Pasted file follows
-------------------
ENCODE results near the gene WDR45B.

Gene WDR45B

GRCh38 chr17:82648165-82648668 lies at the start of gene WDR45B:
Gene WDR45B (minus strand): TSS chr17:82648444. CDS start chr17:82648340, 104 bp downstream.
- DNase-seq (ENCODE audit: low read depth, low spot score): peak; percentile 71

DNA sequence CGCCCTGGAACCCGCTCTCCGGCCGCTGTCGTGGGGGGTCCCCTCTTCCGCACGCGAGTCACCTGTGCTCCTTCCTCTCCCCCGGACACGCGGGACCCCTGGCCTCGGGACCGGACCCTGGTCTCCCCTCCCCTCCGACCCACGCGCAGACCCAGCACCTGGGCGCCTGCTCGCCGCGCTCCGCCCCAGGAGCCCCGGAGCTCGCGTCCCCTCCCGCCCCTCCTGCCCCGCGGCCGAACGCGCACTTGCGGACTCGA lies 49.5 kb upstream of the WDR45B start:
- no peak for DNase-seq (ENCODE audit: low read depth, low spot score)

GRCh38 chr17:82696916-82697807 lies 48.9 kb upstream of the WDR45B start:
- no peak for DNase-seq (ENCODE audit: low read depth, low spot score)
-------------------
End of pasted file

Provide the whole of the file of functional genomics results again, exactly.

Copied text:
ENCODE results near the gene WDR45B.

Gene WDR45B

GRCh38 chr17:82648165-82648668 lies at the start of gene WDR45B:
Gene WDR45B (minus strand): TSS chr17:82648444. CDS start chr17:82648340, 104 bp downstream.
- DNase-seq (ENCODE audit: low read depth, low spot score): peak; percentile 71

DNA sequence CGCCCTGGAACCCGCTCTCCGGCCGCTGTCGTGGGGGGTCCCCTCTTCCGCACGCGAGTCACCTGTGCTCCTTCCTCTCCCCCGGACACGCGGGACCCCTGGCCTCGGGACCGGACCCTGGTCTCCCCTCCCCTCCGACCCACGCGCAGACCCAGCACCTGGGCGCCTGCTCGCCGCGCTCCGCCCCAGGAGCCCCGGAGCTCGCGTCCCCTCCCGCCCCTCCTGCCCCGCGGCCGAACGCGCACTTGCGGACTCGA lies 49.5 kb upstream of the WDR45B start:
- no peak for DNase-seq (ENCODE audit: low read depth, low spot score)

GRCh38 chr17:82696916-82697807 lies 48.9 kb upstream of the WDR45B start:
- no peak for DNase-seq (ENCODE audit: low read depth, low spot score)